In November Read hit a lucrative career milestone. The sum of his age (57) and his tenure (33 years) triggered a Pfizer policy known as “the Rule of 90,” which, in his case, increased the value of his pension by $11 million. Whether or not he stayed with the company, his compensation would be roughly the same as Kindler’s the year before.
When Kindler quit suddenly in December, citing exhaustion, Read took over. He immediately killed the British lab that invented Viagra, slashed 2,400 research jobs and saved $1 billion a year to ensure Pfizer would make its 2012 earnings forecasts. He told reporters he would also improve Pfizer’s dismal record at developing new products.
That will take some doing. After dumping $70 billion into research and development over the last decade, the company has launched only two drugs that have managed to pass $1 billion in annual sales: Lyrica, a pain medicine invented at Northwestern University that came with the Warner-Lambert acquisition and generates $3 billion a year, and Sutent, a cancer medicine that came as part of its 2003 purchase of Pharmacia. It generates $1.1 billion.
Pfizer managed to get nine different new medicines past the Food & Drug Administration between 2000 and 2010, placing it third among drug companies. But most didn’t sell. The most infamous case was an inhaled insulin that Pfizer pulled from the market because there was no demand, taking a $2.8 billion charge. There have also been two cases where Pfizer spent more than $1 billion on a biotech company only to resell its assets for a small fraction of that amount a few years later.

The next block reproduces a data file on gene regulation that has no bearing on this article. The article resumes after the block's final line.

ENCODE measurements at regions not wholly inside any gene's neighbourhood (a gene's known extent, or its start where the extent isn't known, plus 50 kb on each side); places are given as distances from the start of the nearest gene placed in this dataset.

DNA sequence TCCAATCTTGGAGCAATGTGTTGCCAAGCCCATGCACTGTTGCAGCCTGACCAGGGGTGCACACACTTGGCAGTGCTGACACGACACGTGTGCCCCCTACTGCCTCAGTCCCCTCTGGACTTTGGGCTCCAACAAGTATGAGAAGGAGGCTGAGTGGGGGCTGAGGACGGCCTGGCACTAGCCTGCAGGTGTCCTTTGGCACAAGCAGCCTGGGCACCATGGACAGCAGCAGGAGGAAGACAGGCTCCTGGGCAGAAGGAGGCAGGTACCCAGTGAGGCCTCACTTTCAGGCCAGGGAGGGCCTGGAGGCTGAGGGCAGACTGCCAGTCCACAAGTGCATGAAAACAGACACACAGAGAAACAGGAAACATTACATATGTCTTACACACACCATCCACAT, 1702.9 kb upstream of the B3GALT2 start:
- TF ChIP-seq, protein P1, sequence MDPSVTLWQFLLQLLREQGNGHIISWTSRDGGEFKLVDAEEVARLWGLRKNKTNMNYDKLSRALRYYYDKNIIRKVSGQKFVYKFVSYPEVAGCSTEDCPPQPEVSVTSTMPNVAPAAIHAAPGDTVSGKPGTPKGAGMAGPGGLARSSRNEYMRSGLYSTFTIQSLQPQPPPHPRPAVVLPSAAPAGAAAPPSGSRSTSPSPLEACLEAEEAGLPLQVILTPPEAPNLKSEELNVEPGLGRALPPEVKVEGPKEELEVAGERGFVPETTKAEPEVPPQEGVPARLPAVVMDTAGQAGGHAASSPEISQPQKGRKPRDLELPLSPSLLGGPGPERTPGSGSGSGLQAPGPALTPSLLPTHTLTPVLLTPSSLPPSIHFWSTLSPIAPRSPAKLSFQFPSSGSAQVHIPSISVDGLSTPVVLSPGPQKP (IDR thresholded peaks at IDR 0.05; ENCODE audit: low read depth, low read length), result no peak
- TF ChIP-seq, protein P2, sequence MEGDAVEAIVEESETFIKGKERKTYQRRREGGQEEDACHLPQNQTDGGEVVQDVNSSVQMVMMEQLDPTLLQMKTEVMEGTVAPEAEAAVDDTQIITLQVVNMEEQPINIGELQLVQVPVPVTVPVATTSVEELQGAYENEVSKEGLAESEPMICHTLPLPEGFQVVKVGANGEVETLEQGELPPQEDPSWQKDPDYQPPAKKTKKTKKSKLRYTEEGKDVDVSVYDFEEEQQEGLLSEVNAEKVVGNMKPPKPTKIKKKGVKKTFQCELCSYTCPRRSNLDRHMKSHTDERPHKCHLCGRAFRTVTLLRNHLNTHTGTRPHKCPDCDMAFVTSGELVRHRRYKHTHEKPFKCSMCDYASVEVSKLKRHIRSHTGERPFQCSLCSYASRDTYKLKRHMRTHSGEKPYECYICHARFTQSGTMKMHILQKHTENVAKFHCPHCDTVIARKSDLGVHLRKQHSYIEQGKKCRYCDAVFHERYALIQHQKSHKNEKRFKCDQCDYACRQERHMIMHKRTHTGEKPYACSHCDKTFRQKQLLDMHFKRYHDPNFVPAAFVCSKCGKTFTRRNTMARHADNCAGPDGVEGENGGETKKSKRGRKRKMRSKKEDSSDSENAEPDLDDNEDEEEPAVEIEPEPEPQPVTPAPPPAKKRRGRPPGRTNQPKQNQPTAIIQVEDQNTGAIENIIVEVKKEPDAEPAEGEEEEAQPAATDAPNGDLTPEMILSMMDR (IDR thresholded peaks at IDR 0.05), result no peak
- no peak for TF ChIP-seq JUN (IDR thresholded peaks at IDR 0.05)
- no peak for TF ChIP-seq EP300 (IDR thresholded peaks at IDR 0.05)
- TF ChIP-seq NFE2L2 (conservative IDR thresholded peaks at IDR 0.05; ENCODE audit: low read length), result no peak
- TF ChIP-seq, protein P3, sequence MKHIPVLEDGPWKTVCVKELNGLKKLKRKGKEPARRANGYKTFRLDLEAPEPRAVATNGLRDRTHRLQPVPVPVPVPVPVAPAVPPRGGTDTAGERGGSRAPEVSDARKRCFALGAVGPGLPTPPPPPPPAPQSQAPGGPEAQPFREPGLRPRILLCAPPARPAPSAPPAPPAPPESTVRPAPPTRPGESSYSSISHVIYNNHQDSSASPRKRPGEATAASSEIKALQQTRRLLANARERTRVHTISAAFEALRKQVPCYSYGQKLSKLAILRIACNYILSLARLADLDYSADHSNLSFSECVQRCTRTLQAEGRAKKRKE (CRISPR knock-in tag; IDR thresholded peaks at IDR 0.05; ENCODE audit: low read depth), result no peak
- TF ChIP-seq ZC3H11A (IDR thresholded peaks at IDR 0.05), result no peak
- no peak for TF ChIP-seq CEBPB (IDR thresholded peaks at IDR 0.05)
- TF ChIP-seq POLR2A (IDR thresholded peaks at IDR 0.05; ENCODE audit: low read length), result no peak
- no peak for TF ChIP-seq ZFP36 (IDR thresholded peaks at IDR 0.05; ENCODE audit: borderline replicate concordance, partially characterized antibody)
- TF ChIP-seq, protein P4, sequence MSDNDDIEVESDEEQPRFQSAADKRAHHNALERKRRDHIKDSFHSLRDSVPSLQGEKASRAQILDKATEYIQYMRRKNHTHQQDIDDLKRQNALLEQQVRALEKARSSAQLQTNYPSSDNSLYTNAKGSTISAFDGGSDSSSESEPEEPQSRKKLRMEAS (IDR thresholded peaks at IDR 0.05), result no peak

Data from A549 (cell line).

There have been some recent successes. Pfizer’s tofacitinib, a pill, could disrupt the $15 billion-a-year market for rheumatoid arthritis injections, according to Credit Suisse. But side effects like high cholesterol could crimp its market share. More profits could come if its Prevnar 13 pneumonia vaccine is shown to decrease the spread of the infection in adults. Already approved for use in kids, the new use could generate several billion dollars more in sales.
New research chief Dolsten, a Swedish M.D./Ph.D. who was head of R&D at Wyeth when Pfizer bought it, says he is trying to turn around the labs by changing their culture. The best example so far is a new cancer drug, crizotinib, now being submitted to the FDA for approval. Pfizer scientists used new genetic technology to identify the 5% of lung cancer patients who would benefit. “It’s a grand example of where the identification of a gene allowed us to capitalize on a finding,” says Dolsten. “What looked like an incremental drug in lung cancer, we turned it into a transformational drug.” In an age where cancer drugs cost $100,000 per treatment or more, it could also be worth $1 billion a year.
Pfizer also created a system where particular business units—like oncology or primary care—reserve the right to refuse drugs developed by Pfizer’s scientists if they don’t think they’ll be profitable. If none of Pfizer’s units want the products, the labs are free to sell them outside the company.